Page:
New rules for housebuilding in Hertsmere are not expected to come into force until at least 2024.

And decision makers at Hertsmere Borough Council have admitted the ability to turn down inappropriate planning applications is “weakened” without an up-to-date local plan.

The council had drawn up a local plan - primarily outlining sites to meet housing targets - but withdrew it at its draft stage following backlash from thousands of residents during a public consultation.

Borehamwood Times: A protest to 'save the green belt' in HertsmereA protest to 'save the green belt' in Hertsmere (Image: Newsquest)

At a meeting on November 23, Cllr Dr Harvey Cohen, in charge of planning, said there is “no agreed timetable” for when a new local plan will be in place.

Responding to a public question, Cllr Cohen said: “The 2023 [target] has been shelved because we have shelved the previous draft local plan. We don’t have an agreed timetable but it certainly won’t be ready for 2023 – it is more likely to be 2024 or 2025.”

Cllr Dr Cohen added: “Part of the reason for this was the need to obtain clarity from the government regarding the calculation of housing need and changes to the national policy.”

Borehamwood Times: Cllr Harvey Cohen, left, and Hertsmere Borough Council leader Morris BrightCllr Harvey Cohen, left, and Hertsmere Borough Council leader Morris Bright (Image: Hertsmere Borough Council)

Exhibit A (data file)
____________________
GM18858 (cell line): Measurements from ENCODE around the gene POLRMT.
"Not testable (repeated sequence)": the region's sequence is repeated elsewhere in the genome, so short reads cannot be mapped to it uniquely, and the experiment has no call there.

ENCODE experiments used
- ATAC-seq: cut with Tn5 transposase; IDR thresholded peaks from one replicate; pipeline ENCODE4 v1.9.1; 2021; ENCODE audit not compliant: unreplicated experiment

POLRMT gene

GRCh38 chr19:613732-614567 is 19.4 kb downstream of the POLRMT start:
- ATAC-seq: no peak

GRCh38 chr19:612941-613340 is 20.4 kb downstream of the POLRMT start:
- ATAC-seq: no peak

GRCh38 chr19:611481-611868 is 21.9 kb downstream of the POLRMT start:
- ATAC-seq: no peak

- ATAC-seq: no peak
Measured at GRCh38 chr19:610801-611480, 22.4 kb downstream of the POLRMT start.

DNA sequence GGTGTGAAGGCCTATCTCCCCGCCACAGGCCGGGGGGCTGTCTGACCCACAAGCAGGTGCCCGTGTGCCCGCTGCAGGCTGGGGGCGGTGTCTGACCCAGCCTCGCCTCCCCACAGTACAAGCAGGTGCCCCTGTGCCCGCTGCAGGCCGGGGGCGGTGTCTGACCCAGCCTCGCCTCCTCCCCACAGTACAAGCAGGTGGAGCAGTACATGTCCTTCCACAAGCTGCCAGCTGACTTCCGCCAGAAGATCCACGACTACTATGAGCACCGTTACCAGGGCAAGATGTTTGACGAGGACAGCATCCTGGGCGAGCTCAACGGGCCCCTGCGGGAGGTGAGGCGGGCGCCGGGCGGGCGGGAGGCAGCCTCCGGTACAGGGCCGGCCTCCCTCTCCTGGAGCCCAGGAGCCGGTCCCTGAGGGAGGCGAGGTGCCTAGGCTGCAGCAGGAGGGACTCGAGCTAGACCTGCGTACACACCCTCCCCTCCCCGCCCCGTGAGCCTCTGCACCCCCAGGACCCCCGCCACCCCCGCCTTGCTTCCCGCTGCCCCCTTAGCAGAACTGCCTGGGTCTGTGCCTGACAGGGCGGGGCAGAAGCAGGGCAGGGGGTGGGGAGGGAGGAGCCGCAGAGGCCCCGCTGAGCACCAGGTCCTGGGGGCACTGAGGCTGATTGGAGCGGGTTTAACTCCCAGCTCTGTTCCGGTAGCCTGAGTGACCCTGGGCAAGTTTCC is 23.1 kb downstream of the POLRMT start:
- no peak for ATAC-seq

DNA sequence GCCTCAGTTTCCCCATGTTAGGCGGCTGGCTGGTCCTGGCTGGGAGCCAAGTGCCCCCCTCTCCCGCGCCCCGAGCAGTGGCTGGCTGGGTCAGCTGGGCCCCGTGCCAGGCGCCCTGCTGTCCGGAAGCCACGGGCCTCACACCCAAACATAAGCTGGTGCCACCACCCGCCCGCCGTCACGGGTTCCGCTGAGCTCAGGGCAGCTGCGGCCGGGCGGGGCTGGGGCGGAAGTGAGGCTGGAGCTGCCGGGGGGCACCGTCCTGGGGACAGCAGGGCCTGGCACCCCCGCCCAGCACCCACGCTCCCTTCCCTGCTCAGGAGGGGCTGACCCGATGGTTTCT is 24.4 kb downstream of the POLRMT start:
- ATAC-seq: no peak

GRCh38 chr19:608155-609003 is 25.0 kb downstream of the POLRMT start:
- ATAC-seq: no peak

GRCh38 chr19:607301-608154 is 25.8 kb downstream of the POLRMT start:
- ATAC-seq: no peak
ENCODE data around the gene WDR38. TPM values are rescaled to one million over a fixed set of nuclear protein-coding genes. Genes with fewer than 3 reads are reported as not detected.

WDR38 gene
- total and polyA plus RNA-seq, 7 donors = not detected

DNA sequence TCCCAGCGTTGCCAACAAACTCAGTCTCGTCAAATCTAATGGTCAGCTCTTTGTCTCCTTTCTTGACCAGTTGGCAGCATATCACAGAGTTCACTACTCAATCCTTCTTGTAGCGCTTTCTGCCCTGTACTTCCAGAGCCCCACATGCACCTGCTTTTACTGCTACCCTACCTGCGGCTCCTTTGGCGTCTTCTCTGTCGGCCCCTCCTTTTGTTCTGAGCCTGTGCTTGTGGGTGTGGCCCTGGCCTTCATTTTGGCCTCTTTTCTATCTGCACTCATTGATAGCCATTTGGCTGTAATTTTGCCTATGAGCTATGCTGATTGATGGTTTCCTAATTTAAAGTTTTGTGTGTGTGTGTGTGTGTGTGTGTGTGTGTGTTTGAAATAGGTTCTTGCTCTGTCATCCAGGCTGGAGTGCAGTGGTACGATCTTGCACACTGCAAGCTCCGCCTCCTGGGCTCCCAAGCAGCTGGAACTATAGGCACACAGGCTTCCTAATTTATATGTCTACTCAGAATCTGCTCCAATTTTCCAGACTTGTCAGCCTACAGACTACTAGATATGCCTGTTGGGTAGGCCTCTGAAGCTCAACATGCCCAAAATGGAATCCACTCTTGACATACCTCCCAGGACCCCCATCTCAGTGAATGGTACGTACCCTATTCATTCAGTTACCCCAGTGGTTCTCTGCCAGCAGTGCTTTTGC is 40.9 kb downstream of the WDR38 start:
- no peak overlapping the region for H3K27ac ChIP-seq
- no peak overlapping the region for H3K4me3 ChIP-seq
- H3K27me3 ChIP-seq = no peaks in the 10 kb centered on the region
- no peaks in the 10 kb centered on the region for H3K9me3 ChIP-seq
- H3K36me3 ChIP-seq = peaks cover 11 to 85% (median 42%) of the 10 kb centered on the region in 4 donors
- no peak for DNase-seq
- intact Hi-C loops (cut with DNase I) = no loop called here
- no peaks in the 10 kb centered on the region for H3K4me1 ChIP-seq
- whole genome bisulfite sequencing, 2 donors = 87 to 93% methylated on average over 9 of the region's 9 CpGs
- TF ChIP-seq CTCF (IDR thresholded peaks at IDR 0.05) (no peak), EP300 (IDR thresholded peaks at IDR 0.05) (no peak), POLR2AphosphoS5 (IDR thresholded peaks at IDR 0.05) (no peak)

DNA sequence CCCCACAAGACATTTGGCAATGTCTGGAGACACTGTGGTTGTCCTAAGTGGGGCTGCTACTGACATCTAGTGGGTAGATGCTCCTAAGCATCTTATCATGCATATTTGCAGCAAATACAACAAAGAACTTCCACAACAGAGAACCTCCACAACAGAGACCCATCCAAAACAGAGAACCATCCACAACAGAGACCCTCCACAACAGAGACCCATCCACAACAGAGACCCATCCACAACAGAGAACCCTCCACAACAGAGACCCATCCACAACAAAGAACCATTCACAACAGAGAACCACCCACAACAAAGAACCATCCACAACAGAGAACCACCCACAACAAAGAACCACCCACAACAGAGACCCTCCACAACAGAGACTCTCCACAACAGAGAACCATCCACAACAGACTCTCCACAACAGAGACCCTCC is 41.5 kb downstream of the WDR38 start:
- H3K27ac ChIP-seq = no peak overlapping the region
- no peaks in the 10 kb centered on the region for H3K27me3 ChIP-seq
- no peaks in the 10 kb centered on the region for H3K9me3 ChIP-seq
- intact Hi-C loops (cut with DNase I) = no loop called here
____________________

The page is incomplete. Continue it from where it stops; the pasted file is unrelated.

The previous draft plan set out a need for 12,160 new homes across the 15-year period to 2038 – a figure based on Westminster government housing targets.

Many of the sites earmarked for development are green belt with land across the borough at risk.

Cllr Dr Cohen said the plan was shelved in April 2022 following community feedback and the need to “reduce pressure” on the green belt by looking at the amount of brownfield or previously developed land in the future.

Conservative-run Hertsmere Borough Council’s existing local plan, which was adopted in 2013, is considered out of date because the planning authority can only demonstrate a 2.5-year supply of land for new homes in the area.

A council report from April 2022 noted the plan will become “increasingly out of date” as new evidence is produced, for example, if the government identifies there is a different housing need in Hertsmere from the initial 12,160 new homes figure.

In March 2020, a government white paper set out that all local authorities should adopt up-to-date planning policies before December 2023, a deadline which Hertsmere is now set to miss.